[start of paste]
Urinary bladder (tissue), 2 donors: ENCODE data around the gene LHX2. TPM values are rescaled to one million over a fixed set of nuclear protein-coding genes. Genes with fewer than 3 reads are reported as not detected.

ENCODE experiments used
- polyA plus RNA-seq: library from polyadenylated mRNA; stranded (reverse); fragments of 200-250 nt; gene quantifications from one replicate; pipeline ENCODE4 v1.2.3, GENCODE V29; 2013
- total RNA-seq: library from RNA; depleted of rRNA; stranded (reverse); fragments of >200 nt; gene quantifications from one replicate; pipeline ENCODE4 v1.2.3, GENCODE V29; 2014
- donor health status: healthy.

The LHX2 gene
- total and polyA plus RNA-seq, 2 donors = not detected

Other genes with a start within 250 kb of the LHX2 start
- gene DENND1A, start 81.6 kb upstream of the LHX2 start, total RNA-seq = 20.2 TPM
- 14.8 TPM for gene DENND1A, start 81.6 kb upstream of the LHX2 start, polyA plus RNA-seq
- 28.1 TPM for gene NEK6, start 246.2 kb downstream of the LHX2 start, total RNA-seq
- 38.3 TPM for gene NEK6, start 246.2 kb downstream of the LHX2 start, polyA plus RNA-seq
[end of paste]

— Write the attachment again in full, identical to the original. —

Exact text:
Urinary bladder (tissue), 2 donors: ENCODE data around the gene LHX2. TPM values are rescaled to one million over a fixed set of nuclear protein-coding genes. Genes with fewer than 3 reads are reported as not detected.

ENCODE experiments used
- polyA plus RNA-seq: library from polyadenylated mRNA; stranded (reverse); fragments of 200-250 nt; gene quantifications from one replicate; pipeline ENCODE4 v1.2.3, GENCODE V29; 2013
- total RNA-seq: library from RNA; depleted of rRNA; stranded (reverse); fragments of >200 nt; gene quantifications from one replicate; pipeline ENCODE4 v1.2.3, GENCODE V29; 2014
- donor health status: healthy.

The LHX2 gene
- total and polyA plus RNA-seq, 2 donors = not detected

Other genes with a start within 250 kb of the LHX2 start
- gene DENND1A, start 81.6 kb upstream of the LHX2 start, total RNA-seq = 20.2 TPM
- 14.8 TPM for gene DENND1A, start 81.6 kb upstream of the LHX2 start, polyA plus RNA-seq
- 28.1 TPM for gene NEK6, start 246.2 kb downstream of the LHX2 start, total RNA-seq
- 38.3 TPM for gene NEK6, start 246.2 kb downstream of the LHX2 start, polyA plus RNA-seq